As Burge sees the challenge, the problem is that "…[a] person would have different thoughts under the switches, but the person would not be able to compare the situations and note when and where the differences occurred Burge 1988, 653; Burge 1998, 354; Burge 2003a, 278.

Boghossian argues that since externalism seems to imply that we cannot discern whether our contents refer to water or twater, arthritis or tharthritis, then we do not have privileged access to the proper contents. Either the approach for understanding privileged access is in need of revision for example, restricting the scope of our claims to certain a priori truthsor externalism is itself false.

Indeed, our first-order thoughts that is, about objects completely determine the second-order ones Burge 1988, 659.

However, as Max de Gaynesford and others have argued, when considering switching cases, one cannot assume that such enabling conditions are satisfied. Since we may be incorrect about such enabling conditions, and may be incorrect about reflexive transparency mental content and externalism essay first-order attitude contents as well, then we may be incorrect about our reflective contents too de Gaynesford 1996, 391.

Kevin Falvey and Joseph Owens have responded that although we cannot discern among first order contents, doing so is unnecessary. If we were suddenly switched from Earth to Twin Earth, or back again, our contents would not typically change immediately.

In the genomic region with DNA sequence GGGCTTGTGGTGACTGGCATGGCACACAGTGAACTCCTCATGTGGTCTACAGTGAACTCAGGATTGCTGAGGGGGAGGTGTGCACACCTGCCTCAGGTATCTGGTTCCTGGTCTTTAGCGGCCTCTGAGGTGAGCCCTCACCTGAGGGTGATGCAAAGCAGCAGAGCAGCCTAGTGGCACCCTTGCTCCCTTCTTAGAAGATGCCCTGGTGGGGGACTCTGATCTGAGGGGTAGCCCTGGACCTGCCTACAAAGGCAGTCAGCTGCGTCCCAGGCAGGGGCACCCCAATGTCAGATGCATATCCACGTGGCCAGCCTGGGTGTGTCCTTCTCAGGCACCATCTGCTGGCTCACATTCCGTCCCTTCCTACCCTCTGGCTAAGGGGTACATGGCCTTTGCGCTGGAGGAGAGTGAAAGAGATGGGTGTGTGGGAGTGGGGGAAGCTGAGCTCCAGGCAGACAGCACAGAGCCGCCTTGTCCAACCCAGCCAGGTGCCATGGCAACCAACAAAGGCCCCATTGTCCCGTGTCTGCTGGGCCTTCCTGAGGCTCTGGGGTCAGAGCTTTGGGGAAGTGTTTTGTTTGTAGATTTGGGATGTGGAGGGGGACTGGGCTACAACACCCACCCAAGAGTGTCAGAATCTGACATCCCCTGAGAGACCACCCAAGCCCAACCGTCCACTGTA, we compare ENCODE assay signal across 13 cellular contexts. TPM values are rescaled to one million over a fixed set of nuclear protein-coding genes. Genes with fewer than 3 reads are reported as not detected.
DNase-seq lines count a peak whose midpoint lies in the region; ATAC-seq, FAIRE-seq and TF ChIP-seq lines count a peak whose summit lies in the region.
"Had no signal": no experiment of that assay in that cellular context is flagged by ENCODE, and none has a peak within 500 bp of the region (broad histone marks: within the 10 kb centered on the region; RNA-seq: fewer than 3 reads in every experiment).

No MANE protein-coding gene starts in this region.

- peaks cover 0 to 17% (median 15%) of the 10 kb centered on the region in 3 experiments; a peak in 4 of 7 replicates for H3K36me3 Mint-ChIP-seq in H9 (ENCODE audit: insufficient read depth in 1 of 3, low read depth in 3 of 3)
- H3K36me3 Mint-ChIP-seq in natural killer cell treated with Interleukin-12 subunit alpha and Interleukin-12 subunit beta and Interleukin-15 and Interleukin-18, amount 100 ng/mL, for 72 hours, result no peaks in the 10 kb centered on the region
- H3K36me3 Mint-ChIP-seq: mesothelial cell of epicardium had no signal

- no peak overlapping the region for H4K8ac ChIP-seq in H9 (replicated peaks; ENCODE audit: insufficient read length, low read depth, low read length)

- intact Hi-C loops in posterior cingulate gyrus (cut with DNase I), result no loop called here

Because there is such a potential to be mistaken about enabling conditions, perhaps we do need to know them after all. Since such a switch is not relevant, they say, our enabling conditions that is, conditions over time are what we take them to be, such that we have privileged access to our first-order contents, and to our reflections on these Warfield 1997, 283; Sawyer 1999, 371. However, as Peter Ludlow has argued, externalists cannot so easily declare switching cases to be irrelevant Ludlow 1995, 48; Ludlow 1997, 286.

Reflexive transparency mental content and externalism essay many externalists concede, relevant switching cases are easy to devise. Moreover, externalists cannot both rely on fictional Twin Earth thought experiments to generate externalist intuitions yet also object to equally fictional switching cases launched to evoke internalist intuitions.